Raising a pint to the brewers
Ever had a beer in Utah, where you’re required by law to relinquish your first glass before they’ll place the second one on your table? Not an onerous rule, but unnecessary and irritating.
And that’s exactly how to describe what the city of Aspen is doing to the Aspen Brewing Company, which plans to open its doors soon on North Mill Street. In a recent letter to brewery owners Duncan Clauss and Brad Veltman, Community Development Director Chris Bendon suggested limiting brewery customers to 16 ounces of beer on the premise and restricting what content the brewers could show on their television.
This is all in the name of discouraging a “bar atmosphere” or, in other words, prohibiting patrons from having too much fun.
In fairness, readers should understand that Bendon and his department are not on some mean-spirited moral crusade. Rather, they’re trying to protect Aspen’s service-commercial-industrial zone district, or SCI, which was created for businesses that can no longer fly in Aspen’s overpriced downtown ” think appliance repair, car detailing, dog-grooming and the like.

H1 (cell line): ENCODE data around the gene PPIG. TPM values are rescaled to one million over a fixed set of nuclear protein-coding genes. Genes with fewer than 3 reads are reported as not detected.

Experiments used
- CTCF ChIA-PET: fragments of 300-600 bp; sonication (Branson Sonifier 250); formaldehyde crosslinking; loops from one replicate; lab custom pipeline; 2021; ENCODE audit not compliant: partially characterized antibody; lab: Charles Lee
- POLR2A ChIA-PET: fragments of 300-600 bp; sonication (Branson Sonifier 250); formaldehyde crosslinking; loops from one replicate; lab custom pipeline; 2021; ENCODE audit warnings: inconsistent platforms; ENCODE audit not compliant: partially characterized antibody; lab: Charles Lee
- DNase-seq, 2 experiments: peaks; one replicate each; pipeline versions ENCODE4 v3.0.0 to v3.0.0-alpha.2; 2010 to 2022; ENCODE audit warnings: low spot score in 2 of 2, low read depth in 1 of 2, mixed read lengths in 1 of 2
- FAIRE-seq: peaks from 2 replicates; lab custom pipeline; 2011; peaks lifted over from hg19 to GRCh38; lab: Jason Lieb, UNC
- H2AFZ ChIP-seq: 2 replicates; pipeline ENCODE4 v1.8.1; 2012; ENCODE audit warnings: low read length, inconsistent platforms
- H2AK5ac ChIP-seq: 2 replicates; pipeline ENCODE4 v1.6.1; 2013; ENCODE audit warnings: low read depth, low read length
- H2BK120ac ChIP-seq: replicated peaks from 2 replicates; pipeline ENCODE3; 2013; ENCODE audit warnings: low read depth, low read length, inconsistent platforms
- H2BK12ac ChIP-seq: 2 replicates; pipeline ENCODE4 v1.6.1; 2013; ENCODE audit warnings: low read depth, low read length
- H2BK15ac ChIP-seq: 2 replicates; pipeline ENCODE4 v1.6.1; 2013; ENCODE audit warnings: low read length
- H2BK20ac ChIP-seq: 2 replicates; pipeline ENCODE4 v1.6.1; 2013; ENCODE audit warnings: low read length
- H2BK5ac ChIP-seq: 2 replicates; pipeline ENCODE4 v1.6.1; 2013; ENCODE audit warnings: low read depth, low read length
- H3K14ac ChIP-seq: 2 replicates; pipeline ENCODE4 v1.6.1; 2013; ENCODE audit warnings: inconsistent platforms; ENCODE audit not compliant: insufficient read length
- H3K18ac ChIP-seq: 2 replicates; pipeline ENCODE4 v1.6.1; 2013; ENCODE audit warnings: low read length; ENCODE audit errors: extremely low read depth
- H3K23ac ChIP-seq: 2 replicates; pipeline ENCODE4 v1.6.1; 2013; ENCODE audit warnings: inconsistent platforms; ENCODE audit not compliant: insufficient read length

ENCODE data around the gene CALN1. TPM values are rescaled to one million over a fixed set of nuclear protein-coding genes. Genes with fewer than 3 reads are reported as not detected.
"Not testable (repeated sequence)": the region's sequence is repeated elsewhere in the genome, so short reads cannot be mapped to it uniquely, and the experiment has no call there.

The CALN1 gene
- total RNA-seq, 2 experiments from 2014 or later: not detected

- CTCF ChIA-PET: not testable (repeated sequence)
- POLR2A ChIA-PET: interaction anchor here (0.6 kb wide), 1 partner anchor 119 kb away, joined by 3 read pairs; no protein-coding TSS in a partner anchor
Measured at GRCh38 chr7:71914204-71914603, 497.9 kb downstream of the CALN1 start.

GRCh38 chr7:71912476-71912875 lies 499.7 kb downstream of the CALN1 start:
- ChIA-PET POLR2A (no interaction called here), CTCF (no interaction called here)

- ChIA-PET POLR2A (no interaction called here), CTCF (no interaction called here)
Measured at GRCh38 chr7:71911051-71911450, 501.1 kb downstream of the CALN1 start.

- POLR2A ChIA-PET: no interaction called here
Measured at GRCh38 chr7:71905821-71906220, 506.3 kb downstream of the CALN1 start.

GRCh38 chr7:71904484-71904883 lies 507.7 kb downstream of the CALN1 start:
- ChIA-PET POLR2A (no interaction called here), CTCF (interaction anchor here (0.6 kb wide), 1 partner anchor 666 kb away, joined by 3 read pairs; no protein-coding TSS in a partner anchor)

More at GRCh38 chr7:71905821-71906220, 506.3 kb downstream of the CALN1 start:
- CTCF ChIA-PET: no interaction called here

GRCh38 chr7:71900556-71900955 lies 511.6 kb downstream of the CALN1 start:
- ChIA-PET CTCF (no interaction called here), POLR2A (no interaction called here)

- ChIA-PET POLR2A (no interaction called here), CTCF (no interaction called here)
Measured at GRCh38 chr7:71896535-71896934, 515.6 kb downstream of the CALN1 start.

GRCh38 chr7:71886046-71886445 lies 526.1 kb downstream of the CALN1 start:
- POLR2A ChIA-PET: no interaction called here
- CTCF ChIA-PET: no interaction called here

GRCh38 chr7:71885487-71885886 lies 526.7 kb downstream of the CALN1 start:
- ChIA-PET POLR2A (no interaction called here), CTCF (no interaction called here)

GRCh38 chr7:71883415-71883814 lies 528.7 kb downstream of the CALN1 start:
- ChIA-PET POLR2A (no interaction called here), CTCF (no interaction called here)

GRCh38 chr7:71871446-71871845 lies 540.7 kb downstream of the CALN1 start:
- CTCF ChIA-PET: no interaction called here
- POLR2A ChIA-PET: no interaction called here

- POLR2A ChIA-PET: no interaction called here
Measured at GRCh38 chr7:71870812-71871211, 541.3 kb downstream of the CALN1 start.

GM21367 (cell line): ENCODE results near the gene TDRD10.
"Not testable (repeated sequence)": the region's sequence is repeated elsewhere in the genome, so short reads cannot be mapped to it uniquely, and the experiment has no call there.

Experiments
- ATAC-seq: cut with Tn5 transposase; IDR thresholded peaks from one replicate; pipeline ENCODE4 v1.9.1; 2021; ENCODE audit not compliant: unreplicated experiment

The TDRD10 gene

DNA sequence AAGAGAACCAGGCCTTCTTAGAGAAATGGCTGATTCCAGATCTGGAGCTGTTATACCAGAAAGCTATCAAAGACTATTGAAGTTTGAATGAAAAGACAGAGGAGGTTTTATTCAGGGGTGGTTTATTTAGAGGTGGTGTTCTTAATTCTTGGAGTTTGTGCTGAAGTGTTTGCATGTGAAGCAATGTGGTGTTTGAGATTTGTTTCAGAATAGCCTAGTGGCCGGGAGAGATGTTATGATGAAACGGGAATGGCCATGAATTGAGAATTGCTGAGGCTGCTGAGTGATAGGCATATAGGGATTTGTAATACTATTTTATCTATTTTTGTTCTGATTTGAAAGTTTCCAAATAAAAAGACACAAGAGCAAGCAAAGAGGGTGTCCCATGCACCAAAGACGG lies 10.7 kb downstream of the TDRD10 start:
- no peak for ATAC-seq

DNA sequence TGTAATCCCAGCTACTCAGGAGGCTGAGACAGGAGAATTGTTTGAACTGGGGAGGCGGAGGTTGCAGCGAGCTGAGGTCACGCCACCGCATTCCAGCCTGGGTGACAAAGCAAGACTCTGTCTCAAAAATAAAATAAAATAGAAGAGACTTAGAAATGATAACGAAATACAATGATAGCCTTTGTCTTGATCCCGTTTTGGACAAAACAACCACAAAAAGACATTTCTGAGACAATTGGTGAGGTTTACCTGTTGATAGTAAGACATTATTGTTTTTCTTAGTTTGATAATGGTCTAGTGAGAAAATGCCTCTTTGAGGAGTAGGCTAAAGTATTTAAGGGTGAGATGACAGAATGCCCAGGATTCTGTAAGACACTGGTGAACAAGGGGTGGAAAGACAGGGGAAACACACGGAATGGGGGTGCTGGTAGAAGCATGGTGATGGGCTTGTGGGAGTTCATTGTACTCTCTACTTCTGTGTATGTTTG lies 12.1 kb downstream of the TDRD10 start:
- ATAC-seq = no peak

Breweries are allowed in SCI, but only a quarter of the overall floor area can be devoted to retail sales. Restaurants and bars are not allowed in SCI.
So, Bendon is correct to discourage the creation of a new tavern on North Mill. But that doesn’t seem to be what Clauss and Veltman are proposing, and restricting patrons to one pint (or four 4-ounce samplers) is meddlesome overregulation.
Asking the brewers not to screen football games and “general viewership programming” is even worse. Bendon’s letter suggested “promotional videos, videos about beer-making,” but that sounds like a torture technique directed against brewery employees.
As Bendon acknowledges in his letter, it’s appropriate for customers to be able to sample the beers in a “tasting room” environment. The brewers liken it to a tasting room at a winery, which is a far cry from a bar. We’ll admit that beer drinkers more commonly are found in bars than wine drinkers, and that beer is more commonly associated with belching, tone-deaf singing and other undesirable barroom behaviors.
But we still don’t understand how a small space on placid, out-of-the-way North Mill Street could be construed as a bar ” especially when it’s open from noon to 9 p.m. Monday through Saturday and noon to 6 p.m. on Sunday.
Clauss and Veltman are expected to appeal to the City Council for leniency, and we hope the council will allow the brewers to have just a little bit more fun.
Everything in moderation, from drinking to government rules.
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